' Rampart explores relationships between the body, architecture and landscape. Featuring paintings and sculptures, Rampart continues Sanders' prior exhibition entitled Indivisibler, which brought textures and materials together in order to present associations between the human body and art and to connect the inside with the outside—such as textures and functions between human skin and fiberglass insulation. With Rampart, Sanders encases lard and cut tar paper in clear vinyl, and installs the materials into a wall of pink fiberglass insulation. Based in Pittsburgh, Sanders received his MFA from Ohio University.

A life in art

The six new solo shows opening at PCA are running concurrently with a special retrospective of work by acclaimed local artist, Robert Qualters, which will be featured throughout the Center's entire first floor.

On view through April 20th, Robert Qualters: A Life will also open during Friday night's public reception. Curated by Vicky A. Clark, who is also author of the new book, Robert Qualters: Autobiographical Mythologies, the comprehensive first-of-its-kind retrospective features more than 60 paintings, prints, drawings, as well as photographs of the artist's commissioned murals and installations.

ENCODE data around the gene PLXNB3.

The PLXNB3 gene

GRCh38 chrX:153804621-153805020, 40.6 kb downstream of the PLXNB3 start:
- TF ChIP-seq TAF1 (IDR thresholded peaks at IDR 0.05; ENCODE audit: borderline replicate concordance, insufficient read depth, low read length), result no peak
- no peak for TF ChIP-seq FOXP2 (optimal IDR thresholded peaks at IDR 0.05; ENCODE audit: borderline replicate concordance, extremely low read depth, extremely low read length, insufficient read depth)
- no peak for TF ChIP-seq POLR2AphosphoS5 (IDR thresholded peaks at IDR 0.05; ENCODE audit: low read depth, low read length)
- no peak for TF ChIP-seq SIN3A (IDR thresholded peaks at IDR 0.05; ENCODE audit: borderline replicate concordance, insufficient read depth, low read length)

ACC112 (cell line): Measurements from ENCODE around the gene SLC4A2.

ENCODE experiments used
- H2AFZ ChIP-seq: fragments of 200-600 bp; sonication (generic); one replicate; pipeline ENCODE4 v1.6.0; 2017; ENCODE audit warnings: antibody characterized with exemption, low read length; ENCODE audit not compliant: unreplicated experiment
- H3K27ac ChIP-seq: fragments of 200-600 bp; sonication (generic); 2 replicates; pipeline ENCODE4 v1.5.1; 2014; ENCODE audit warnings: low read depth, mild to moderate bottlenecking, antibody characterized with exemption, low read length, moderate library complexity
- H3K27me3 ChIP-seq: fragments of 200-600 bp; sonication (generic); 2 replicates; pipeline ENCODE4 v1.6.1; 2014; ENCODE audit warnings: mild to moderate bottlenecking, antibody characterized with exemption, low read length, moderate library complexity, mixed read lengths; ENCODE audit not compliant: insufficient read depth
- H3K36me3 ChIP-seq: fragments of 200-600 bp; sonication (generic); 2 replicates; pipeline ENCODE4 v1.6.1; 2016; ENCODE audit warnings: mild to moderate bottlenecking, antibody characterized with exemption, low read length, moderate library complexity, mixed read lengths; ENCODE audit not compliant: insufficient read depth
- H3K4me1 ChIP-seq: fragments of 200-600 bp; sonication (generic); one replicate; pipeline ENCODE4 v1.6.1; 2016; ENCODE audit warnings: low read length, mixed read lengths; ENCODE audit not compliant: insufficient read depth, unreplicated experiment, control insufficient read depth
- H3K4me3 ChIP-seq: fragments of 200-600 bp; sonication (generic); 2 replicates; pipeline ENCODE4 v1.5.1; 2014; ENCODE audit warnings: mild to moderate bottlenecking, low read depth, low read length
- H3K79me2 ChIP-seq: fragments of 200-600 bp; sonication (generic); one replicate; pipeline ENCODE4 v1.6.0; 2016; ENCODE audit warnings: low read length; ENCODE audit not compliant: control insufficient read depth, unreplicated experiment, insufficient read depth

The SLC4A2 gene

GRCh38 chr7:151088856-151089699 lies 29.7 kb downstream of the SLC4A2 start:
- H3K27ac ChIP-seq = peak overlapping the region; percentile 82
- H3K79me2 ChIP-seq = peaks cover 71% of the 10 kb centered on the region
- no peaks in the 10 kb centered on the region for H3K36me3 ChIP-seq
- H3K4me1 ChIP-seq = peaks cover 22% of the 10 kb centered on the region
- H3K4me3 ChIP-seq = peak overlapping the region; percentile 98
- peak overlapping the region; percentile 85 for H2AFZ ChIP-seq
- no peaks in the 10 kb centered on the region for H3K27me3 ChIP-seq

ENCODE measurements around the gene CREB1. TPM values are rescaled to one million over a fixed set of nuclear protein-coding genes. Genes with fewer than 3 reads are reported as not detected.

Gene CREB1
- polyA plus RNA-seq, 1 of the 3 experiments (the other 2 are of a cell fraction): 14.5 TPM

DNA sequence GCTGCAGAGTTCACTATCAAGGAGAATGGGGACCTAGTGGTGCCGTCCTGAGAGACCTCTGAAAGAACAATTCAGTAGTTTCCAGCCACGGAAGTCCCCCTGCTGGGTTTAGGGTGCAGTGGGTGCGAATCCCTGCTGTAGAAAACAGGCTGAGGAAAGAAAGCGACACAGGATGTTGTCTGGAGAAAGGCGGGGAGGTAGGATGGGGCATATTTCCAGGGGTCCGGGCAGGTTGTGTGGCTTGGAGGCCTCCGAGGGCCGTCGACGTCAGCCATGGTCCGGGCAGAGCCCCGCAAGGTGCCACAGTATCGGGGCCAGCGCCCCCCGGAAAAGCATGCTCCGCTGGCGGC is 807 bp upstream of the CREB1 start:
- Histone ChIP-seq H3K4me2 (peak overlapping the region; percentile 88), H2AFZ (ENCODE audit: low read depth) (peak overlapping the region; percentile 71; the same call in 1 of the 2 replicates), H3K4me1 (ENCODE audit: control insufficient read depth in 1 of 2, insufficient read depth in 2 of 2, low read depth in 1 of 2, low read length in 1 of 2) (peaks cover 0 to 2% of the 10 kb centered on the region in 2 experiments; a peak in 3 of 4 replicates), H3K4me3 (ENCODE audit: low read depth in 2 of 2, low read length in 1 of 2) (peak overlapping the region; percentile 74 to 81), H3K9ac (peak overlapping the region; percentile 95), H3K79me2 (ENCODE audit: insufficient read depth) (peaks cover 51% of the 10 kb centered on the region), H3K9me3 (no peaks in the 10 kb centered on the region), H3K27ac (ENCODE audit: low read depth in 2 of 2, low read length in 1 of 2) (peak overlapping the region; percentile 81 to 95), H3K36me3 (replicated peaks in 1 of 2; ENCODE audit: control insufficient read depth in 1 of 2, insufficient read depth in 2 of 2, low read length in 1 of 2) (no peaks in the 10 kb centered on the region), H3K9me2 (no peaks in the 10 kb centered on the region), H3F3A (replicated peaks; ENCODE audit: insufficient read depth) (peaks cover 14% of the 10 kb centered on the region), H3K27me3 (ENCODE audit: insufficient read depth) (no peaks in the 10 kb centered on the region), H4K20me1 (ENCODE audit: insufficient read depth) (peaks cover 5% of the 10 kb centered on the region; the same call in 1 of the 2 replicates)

Known for his signature vivid color-saturated depictions of Pittsburgh's neighborhoods, bridges, and steel mills as well as self-portraits and collaborative works with other area artists, much of Qualters' work features the artist's commentary written in cursive text in the borders of his work.

Recognized as Pittsburgh Center for Arts' "Artist of the Year" in 1985, Qualters moved to California in 1956 on the G.I. Bill, enrolling in the California College of Arts and Crafts in Oakland, where his mentors included renowned painters Nathan Oliveira and Richard Diebenkorn—founding members of the Bay Area Figurative Movement. In 1957, Diebenkorn invited Qualters to be in the inaugural Bay Area Figurative show.